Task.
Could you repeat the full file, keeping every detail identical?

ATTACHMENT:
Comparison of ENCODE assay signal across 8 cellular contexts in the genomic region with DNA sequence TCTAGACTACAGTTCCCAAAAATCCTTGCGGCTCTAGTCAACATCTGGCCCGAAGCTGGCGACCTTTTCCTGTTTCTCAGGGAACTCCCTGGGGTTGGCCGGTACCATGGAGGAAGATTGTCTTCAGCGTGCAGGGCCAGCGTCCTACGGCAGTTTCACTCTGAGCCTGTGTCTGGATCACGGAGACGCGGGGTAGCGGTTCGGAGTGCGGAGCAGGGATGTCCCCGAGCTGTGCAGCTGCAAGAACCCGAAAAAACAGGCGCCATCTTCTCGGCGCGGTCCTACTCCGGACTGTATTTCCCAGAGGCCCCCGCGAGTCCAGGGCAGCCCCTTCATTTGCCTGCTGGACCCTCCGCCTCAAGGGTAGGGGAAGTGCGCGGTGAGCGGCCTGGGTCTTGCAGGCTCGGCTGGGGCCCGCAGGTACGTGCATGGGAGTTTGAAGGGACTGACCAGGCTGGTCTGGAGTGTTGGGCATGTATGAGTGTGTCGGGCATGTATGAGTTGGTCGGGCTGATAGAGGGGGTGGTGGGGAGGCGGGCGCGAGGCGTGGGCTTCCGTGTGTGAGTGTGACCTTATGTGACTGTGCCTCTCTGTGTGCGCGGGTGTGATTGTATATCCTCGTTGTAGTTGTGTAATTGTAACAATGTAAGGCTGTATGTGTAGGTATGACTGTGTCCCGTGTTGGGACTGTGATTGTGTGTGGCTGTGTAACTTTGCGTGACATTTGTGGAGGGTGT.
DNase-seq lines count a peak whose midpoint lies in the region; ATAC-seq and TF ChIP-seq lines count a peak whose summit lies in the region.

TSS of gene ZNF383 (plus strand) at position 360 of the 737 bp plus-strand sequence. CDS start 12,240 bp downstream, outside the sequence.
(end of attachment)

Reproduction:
Comparison of ENCODE assay signal across 8 cellular contexts in the genomic region with DNA sequence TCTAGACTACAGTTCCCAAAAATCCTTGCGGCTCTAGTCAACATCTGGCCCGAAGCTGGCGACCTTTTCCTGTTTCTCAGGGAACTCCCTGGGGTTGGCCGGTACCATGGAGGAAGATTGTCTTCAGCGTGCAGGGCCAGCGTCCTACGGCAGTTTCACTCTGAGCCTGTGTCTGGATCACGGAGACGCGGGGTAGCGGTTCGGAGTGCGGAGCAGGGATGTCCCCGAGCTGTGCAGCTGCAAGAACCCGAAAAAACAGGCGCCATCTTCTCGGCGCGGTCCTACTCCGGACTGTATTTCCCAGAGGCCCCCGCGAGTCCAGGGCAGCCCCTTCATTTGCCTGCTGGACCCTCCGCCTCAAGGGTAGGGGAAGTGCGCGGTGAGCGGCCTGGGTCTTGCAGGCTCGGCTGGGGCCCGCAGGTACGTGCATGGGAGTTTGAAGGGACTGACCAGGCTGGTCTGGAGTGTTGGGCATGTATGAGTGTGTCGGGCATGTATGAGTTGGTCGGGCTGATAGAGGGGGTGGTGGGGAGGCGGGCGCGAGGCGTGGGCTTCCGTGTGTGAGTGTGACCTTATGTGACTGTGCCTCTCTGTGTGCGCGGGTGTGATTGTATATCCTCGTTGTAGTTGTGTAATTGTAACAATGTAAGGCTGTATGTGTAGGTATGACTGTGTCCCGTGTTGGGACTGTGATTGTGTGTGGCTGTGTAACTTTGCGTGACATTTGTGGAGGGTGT.
DNase-seq lines count a peak whose midpoint lies in the region; ATAC-seq and TF ChIP-seq lines count a peak whose summit lies in the region.

TSS of gene ZNF383 (plus strand) at position 360 of the 737 bp plus-strand sequence. CDS start 12,240 bp downstream, outside the sequence.